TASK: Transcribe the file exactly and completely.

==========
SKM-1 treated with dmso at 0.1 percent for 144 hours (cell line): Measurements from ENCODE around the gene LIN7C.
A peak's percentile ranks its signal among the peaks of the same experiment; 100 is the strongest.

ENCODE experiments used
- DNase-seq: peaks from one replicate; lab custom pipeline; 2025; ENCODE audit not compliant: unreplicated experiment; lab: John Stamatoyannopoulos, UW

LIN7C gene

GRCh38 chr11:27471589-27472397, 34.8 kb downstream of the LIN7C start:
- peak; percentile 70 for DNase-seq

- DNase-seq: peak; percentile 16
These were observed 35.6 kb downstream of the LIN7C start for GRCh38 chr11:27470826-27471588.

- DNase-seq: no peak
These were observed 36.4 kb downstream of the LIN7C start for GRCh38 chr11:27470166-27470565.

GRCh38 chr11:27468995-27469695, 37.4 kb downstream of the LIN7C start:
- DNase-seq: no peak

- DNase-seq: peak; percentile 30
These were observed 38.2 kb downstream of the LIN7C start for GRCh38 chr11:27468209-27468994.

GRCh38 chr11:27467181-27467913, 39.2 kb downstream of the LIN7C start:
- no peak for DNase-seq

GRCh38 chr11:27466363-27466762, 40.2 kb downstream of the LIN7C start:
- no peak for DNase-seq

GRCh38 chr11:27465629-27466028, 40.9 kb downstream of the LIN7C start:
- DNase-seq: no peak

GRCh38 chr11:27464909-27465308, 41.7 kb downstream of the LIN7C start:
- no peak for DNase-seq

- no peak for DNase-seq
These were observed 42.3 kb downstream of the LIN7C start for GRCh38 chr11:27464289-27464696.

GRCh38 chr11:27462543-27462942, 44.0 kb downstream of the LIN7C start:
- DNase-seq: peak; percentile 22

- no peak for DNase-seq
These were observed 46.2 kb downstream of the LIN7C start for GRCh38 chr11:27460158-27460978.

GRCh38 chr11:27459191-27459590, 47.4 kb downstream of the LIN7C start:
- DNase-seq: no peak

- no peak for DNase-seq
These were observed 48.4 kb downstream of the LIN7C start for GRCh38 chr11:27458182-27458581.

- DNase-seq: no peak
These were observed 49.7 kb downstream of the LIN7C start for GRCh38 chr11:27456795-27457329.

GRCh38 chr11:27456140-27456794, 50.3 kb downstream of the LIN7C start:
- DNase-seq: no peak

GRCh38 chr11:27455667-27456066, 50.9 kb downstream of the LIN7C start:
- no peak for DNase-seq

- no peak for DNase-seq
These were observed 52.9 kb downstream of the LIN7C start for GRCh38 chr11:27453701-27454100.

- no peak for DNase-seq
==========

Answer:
SKM-1 treated with dmso at 0.1 percent for 144 hours (cell line): Measurements from ENCODE around the gene LIN7C.
A peak's percentile ranks its signal among the peaks of the same experiment; 100 is the strongest.

ENCODE experiments used
- DNase-seq: peaks from one replicate; lab custom pipeline; 2025; ENCODE audit not compliant: unreplicated experiment; lab: John Stamatoyannopoulos, UW

LIN7C gene

GRCh38 chr11:27471589-27472397, 34.8 kb downstream of the LIN7C start:
- peak; percentile 70 for DNase-seq

- DNase-seq: peak; percentile 16
These were observed 35.6 kb downstream of the LIN7C start for GRCh38 chr11:27470826-27471588.

- DNase-seq: no peak
These were observed 36.4 kb downstream of the LIN7C start for GRCh38 chr11:27470166-27470565.

GRCh38 chr11:27468995-27469695, 37.4 kb downstream of the LIN7C start:
- DNase-seq: no peak

- DNase-seq: peak; percentile 30
These were observed 38.2 kb downstream of the LIN7C start for GRCh38 chr11:27468209-27468994.

GRCh38 chr11:27467181-27467913, 39.2 kb downstream of the LIN7C start:
- no peak for DNase-seq

GRCh38 chr11:27466363-27466762, 40.2 kb downstream of the LIN7C start:
- no peak for DNase-seq

GRCh38 chr11:27465629-27466028, 40.9 kb downstream of the LIN7C start:
- DNase-seq: no peak

GRCh38 chr11:27464909-27465308, 41.7 kb downstream of the LIN7C start:
- no peak for DNase-seq

- no peak for DNase-seq
These were observed 42.3 kb downstream of the LIN7C start for GRCh38 chr11:27464289-27464696.

GRCh38 chr11:27462543-27462942, 44.0 kb downstream of the LIN7C start:
- DNase-seq: peak; percentile 22

- no peak for DNase-seq
These were observed 46.2 kb downstream of the LIN7C start for GRCh38 chr11:27460158-27460978.

GRCh38 chr11:27459191-27459590, 47.4 kb downstream of the LIN7C start:
- DNase-seq: no peak

- no peak for DNase-seq
These were observed 48.4 kb downstream of the LIN7C start for GRCh38 chr11:27458182-27458581.

- DNase-seq: no peak
These were observed 49.7 kb downstream of the LIN7C start for GRCh38 chr11:27456795-27457329.

GRCh38 chr11:27456140-27456794, 50.3 kb downstream of the LIN7C start:
- DNase-seq: no peak

GRCh38 chr11:27455667-27456066, 50.9 kb downstream of the LIN7C start:
- no peak for DNase-seq

- no peak for DNase-seq
These were observed 52.9 kb downstream of the LIN7C start for GRCh38 chr11:27453701-27454100.

- no peak for DNase-seq